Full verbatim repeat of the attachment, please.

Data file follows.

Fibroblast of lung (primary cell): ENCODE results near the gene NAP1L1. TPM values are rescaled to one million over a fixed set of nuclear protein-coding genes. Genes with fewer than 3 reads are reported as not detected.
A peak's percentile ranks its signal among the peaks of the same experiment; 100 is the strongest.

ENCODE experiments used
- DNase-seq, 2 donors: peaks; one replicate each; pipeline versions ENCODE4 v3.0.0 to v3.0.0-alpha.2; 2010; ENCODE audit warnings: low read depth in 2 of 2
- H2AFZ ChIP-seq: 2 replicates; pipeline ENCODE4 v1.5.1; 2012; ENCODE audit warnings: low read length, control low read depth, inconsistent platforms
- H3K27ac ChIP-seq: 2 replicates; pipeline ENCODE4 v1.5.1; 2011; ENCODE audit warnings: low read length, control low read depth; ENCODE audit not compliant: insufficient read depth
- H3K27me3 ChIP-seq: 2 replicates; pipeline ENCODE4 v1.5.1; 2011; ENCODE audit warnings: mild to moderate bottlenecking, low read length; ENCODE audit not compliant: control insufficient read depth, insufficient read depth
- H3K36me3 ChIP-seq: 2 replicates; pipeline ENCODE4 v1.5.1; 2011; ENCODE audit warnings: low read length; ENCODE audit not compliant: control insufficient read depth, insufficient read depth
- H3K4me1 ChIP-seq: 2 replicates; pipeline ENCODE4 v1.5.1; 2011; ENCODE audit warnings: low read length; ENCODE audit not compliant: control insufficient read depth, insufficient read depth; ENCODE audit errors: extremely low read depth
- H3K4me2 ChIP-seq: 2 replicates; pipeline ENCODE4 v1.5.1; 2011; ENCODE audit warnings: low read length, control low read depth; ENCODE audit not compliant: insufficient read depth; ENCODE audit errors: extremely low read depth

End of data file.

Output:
Fibroblast of lung (primary cell): ENCODE results near the gene NAP1L1. TPM values are rescaled to one million over a fixed set of nuclear protein-coding genes. Genes with fewer than 3 reads are reported as not detected.
A peak's percentile ranks its signal among the peaks of the same experiment; 100 is the strongest.

ENCODE experiments used
- DNase-seq, 2 donors: peaks; one replicate each; pipeline versions ENCODE4 v3.0.0 to v3.0.0-alpha.2; 2010; ENCODE audit warnings: low read depth in 2 of 2
- H2AFZ ChIP-seq: 2 replicates; pipeline ENCODE4 v1.5.1; 2012; ENCODE audit warnings: low read length, control low read depth, inconsistent platforms
- H3K27ac ChIP-seq: 2 replicates; pipeline ENCODE4 v1.5.1; 2011; ENCODE audit warnings: low read length, control low read depth; ENCODE audit not compliant: insufficient read depth
- H3K27me3 ChIP-seq: 2 replicates; pipeline ENCODE4 v1.5.1; 2011; ENCODE audit warnings: mild to moderate bottlenecking, low read length; ENCODE audit not compliant: control insufficient read depth, insufficient read depth
- H3K36me3 ChIP-seq: 2 replicates; pipeline ENCODE4 v1.5.1; 2011; ENCODE audit warnings: low read length; ENCODE audit not compliant: control insufficient read depth, insufficient read depth
- H3K4me1 ChIP-seq: 2 replicates; pipeline ENCODE4 v1.5.1; 2011; ENCODE audit warnings: low read length; ENCODE audit not compliant: control insufficient read depth, insufficient read depth; ENCODE audit errors: extremely low read depth
- H3K4me2 ChIP-seq: 2 replicates; pipeline ENCODE4 v1.5.1; 2011; ENCODE audit warnings: low read length, control low read depth; ENCODE audit not compliant: insufficient read depth; ENCODE audit errors: extremely low read depth